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The Black Swan: The Impact of the Highly Improbable (Incerto)

Nassim Nicholas Taleb · 11 HN comments
HN Books has aggregated all Hacker News stories and comments that mention "The Black Swan: The Impact of the Highly Improbable (Incerto)" by Nassim Nicholas Taleb.
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Amazon Summary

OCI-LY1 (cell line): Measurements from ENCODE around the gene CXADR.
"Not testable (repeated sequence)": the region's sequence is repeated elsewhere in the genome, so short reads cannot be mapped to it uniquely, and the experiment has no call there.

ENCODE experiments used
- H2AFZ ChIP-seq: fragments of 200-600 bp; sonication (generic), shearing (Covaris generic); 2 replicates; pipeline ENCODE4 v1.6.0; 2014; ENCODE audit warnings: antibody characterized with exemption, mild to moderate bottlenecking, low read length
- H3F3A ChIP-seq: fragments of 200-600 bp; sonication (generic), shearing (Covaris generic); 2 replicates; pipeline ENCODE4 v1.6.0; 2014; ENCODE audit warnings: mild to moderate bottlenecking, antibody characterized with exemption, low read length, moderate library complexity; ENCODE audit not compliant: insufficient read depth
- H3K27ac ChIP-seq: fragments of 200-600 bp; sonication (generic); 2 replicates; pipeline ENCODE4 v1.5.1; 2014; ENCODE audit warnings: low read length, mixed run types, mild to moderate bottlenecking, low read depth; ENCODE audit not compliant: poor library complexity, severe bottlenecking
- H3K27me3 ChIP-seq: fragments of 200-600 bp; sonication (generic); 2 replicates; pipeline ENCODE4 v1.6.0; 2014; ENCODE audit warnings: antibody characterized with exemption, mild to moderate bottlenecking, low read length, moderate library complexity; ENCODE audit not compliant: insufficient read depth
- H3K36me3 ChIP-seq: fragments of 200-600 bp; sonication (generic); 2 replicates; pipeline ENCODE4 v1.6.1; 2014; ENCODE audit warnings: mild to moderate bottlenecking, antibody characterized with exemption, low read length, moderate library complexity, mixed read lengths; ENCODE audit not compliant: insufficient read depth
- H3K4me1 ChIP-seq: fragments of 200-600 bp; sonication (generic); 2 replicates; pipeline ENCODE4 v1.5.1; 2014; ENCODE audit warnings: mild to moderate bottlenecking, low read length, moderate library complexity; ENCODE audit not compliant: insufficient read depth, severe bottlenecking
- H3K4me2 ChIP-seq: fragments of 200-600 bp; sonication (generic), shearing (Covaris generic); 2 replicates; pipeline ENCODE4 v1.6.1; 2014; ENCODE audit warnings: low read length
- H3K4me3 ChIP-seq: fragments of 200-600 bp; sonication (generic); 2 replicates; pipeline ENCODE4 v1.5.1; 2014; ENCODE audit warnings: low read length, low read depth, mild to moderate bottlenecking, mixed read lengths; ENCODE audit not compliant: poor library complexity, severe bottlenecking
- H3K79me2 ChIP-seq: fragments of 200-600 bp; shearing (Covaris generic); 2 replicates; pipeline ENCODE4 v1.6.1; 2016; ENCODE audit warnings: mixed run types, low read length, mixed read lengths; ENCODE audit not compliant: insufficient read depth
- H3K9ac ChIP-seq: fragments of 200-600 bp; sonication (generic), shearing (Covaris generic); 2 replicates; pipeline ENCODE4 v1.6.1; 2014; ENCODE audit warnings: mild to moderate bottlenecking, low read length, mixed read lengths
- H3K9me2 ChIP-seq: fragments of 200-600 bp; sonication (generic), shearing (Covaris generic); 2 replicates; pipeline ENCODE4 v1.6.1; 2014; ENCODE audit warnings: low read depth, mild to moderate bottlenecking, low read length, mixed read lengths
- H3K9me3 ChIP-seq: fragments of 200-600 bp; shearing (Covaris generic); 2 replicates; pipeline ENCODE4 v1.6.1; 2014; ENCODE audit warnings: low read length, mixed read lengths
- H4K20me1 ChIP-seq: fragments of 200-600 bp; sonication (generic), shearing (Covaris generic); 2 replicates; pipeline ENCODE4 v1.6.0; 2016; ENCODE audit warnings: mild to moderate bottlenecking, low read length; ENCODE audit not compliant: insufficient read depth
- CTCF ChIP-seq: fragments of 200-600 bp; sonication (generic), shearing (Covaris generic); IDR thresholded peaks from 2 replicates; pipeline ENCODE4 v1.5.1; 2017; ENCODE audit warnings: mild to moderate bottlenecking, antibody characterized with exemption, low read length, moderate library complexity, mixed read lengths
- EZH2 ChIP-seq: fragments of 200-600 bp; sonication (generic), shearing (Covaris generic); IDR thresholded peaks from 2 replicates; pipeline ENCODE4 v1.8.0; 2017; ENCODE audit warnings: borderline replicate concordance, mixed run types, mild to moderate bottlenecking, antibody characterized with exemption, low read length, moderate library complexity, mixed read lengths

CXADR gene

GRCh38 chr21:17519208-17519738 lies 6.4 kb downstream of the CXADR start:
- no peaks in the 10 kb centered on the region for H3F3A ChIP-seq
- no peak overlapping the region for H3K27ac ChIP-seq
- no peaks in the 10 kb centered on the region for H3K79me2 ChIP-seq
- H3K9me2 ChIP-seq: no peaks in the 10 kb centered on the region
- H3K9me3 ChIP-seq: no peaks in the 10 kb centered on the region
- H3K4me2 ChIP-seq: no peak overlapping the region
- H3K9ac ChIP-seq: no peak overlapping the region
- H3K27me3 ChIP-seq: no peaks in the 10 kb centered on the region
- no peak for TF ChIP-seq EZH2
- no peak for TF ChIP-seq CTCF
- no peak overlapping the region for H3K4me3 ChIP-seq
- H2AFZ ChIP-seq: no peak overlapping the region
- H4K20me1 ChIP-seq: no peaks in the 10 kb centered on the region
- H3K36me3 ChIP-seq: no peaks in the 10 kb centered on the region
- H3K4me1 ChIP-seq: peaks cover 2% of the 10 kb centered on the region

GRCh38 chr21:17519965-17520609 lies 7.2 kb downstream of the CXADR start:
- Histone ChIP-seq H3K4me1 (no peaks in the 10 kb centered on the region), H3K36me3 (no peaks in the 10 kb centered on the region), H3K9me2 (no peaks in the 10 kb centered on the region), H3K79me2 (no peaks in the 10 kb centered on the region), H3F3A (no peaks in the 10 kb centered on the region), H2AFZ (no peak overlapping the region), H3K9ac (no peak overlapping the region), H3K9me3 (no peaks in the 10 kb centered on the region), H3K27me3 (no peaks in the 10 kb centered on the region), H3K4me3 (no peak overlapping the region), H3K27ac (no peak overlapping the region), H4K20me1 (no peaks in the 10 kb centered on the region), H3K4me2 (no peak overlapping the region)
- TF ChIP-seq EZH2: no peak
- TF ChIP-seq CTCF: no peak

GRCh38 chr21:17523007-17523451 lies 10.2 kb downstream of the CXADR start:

The most influential book of the past seventy-five years: a groundbreaking exploration of everything we know about what we don’t know, now with a new section called “On Robustness and Fragility.” A black swan is a highly improbable event with three principal characteristics: It is unpredictable; it carries a massive impact; and, after the fact, we concoct an explanation that makes it appear less random, and more predictable, than it was. The astonishing success of Google was a black swan; so was 9/11. For Nassim Nicholas Taleb, black swans underlie almost everything about our world, from the rise of religions to events in our own personal lives. Why do we not acknowledge the phenomenon of black swans until after they occur? Part of the answer, according to Taleb, is that humans are hardwired to learn specifics when they should be focused on generalities. We concentrate on things we already know and time and time again fail to take into consideration what we don’t know. We are, therefore, unable to truly estimate opportunities, too vulnerable to the impulse to simplify, narrate, and categorize, and not open enough to rewarding those who can imagine the “impossible.” For years, Taleb has studied how we fool ourselves into thinking we know more than we actually do. We restrict our thinking to the irrelevant and inconsequential, while large events continue to surprise us and shape our world. In this revelatory book, Taleb will change the way you look at the world, and this second edition features a new philosophical and empirical essay, “On Robustness and Fragility,” which offers tools to navigate and exploit a Black Swan world. Taleb is a vastly entertaining writer, with wit, irreverence, and unusual stories to tell. He has a polymathic command of subjects ranging from cognitive science to business to probability theory. Elegant, startling, and universal in its applications, The Black Swan is a landmark book—itself a black swan.